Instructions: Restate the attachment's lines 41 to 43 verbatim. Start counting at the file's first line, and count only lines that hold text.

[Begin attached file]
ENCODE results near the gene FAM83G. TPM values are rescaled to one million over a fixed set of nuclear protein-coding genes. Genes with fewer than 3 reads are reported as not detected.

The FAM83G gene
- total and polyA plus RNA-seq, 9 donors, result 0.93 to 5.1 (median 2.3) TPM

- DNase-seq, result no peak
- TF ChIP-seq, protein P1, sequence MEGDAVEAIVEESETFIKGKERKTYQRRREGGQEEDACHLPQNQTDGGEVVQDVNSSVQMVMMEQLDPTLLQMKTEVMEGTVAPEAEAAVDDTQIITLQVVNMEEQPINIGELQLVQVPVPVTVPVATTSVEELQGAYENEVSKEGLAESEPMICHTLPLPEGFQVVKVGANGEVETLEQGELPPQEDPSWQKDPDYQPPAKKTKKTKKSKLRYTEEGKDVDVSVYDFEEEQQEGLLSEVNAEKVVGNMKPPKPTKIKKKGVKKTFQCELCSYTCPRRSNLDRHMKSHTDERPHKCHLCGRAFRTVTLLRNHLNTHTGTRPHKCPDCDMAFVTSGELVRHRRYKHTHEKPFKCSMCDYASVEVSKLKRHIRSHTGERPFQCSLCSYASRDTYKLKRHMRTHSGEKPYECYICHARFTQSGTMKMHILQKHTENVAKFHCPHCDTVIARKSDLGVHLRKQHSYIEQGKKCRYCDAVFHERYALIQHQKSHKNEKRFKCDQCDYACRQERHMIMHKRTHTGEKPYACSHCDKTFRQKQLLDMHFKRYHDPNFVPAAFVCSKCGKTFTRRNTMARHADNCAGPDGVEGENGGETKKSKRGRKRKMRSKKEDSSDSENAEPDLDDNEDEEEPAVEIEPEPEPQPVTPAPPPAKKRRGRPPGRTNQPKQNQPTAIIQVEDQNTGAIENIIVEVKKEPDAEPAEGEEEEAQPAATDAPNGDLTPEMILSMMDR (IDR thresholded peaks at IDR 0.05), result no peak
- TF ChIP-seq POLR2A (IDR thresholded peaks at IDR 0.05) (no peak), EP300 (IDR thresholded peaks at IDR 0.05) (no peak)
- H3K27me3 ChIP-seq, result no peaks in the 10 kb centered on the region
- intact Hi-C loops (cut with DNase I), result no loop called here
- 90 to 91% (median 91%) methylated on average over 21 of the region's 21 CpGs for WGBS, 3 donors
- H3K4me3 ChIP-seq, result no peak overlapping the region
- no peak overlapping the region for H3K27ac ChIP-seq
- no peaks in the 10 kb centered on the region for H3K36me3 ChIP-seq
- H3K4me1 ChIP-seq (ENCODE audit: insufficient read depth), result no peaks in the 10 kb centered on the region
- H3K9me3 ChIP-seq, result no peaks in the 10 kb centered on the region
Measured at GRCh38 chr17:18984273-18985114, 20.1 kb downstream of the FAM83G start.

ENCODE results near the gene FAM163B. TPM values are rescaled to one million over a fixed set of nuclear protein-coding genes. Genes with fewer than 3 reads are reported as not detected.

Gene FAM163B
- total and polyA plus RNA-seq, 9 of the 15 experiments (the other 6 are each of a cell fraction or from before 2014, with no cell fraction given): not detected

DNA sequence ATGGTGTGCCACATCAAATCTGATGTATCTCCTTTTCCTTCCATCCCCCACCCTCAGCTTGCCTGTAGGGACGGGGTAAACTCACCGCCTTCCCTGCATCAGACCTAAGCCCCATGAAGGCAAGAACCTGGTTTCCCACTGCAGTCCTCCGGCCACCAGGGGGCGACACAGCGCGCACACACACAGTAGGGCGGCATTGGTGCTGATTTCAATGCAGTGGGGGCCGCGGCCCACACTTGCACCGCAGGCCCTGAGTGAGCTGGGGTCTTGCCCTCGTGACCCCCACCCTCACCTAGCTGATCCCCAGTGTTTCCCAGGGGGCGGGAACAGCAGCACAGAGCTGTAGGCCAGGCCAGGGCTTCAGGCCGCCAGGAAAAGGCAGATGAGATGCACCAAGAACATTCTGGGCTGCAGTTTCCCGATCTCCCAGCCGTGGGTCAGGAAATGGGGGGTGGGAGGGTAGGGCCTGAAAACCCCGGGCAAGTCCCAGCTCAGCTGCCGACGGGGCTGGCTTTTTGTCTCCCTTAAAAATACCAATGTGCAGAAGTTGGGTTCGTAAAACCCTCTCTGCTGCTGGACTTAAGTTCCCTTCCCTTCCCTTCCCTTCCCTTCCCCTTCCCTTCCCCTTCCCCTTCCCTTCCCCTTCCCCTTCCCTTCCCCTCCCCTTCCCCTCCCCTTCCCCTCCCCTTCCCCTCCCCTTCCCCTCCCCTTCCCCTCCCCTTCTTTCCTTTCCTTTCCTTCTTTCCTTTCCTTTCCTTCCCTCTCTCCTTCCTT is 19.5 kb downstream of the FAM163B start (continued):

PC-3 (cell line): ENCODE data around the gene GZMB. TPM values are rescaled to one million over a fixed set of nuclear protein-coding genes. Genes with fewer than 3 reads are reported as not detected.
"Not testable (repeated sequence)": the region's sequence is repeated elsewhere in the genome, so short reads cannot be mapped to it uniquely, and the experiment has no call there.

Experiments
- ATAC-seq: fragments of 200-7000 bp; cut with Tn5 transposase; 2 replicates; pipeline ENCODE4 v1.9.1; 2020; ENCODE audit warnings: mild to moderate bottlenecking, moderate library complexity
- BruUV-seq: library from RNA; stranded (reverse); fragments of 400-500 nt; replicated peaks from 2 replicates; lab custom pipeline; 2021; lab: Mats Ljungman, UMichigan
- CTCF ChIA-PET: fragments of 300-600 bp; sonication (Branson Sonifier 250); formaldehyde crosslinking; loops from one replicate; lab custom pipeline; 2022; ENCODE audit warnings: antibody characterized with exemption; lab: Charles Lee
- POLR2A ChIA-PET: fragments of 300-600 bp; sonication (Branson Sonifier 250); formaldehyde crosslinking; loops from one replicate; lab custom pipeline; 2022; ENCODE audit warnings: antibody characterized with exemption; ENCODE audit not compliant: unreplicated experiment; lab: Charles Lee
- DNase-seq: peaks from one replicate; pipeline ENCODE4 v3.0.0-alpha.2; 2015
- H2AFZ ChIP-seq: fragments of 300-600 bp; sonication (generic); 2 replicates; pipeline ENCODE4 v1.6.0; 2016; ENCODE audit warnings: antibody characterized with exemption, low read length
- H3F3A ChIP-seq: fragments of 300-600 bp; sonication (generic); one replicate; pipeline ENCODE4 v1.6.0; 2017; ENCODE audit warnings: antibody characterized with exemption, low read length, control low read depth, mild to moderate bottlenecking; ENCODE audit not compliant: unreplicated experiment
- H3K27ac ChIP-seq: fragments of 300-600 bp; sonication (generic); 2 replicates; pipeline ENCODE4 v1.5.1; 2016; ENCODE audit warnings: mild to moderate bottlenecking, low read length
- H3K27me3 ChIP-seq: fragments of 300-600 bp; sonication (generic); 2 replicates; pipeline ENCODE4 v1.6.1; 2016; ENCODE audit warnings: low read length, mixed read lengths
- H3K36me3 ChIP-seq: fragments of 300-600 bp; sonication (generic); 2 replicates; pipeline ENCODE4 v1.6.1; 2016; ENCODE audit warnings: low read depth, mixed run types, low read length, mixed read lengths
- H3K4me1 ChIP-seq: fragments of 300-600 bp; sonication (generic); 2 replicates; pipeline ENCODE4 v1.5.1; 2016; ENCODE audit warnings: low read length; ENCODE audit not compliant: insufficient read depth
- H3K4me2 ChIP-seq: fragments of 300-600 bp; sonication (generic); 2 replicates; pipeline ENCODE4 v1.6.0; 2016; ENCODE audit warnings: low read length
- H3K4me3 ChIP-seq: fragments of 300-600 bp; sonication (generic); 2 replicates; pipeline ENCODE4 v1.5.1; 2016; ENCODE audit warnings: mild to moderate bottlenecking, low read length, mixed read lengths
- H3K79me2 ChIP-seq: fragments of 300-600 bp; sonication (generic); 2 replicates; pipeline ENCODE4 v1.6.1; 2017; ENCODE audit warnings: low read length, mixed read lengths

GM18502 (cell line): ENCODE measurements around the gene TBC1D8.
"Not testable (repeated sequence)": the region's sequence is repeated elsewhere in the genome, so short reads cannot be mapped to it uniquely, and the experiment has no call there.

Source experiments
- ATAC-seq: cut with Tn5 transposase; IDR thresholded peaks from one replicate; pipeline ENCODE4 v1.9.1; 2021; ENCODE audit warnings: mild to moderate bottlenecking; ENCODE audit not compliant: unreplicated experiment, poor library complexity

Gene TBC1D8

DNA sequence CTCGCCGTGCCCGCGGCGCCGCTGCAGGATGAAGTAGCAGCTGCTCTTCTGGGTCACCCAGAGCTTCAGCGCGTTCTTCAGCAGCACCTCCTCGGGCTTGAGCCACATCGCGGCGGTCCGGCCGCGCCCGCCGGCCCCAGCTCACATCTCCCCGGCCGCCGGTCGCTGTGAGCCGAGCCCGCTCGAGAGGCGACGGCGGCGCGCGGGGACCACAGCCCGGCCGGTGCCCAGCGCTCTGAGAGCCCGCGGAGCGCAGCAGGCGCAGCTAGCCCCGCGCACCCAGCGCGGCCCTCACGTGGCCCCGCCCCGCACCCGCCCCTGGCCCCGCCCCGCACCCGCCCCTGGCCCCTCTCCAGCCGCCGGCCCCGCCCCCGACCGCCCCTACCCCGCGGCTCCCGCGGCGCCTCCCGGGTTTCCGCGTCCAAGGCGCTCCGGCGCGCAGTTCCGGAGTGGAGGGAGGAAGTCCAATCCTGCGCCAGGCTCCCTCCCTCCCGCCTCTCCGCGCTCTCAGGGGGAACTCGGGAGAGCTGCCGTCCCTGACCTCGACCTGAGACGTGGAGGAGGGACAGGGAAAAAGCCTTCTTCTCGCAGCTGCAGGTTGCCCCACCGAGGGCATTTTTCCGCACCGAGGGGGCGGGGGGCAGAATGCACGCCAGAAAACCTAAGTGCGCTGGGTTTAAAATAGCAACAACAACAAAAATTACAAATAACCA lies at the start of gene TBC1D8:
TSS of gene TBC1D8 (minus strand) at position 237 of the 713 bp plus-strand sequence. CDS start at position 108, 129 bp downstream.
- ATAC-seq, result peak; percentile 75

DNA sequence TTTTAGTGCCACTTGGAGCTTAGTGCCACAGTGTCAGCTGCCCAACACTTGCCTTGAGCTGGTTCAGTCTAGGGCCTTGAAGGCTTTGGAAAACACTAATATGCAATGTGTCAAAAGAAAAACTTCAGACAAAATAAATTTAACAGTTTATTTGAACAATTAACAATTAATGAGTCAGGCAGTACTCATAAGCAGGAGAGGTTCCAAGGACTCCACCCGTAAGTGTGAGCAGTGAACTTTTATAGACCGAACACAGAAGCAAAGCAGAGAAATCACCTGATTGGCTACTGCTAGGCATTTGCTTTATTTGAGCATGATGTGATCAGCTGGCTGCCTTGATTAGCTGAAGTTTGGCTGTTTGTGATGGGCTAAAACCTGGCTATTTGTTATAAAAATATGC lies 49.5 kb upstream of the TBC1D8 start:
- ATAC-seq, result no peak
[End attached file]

Gene TBC1D8

DNA sequence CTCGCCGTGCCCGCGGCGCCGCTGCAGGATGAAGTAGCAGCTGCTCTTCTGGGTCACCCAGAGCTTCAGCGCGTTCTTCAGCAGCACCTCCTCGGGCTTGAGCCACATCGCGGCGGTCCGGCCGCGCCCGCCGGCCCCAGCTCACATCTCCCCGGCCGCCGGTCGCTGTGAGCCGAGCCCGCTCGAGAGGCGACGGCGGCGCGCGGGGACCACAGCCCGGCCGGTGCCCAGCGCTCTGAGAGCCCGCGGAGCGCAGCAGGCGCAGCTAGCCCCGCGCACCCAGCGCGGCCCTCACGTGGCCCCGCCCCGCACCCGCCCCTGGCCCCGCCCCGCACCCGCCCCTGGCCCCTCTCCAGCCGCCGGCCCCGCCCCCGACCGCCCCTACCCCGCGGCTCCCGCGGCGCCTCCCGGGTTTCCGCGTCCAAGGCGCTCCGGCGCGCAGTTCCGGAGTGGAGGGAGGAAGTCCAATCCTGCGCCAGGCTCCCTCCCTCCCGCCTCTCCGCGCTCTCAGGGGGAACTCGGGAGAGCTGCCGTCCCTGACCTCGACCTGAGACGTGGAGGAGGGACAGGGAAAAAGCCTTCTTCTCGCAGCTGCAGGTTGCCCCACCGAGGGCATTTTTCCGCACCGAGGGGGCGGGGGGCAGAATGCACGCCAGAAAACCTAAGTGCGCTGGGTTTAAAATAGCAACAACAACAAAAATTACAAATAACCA lies at the start of gene TBC1D8:
TSS of gene TBC1D8 (minus strand) at position 237 of the 713 bp plus-strand sequence. CDS start at position 108, 129 bp downstream.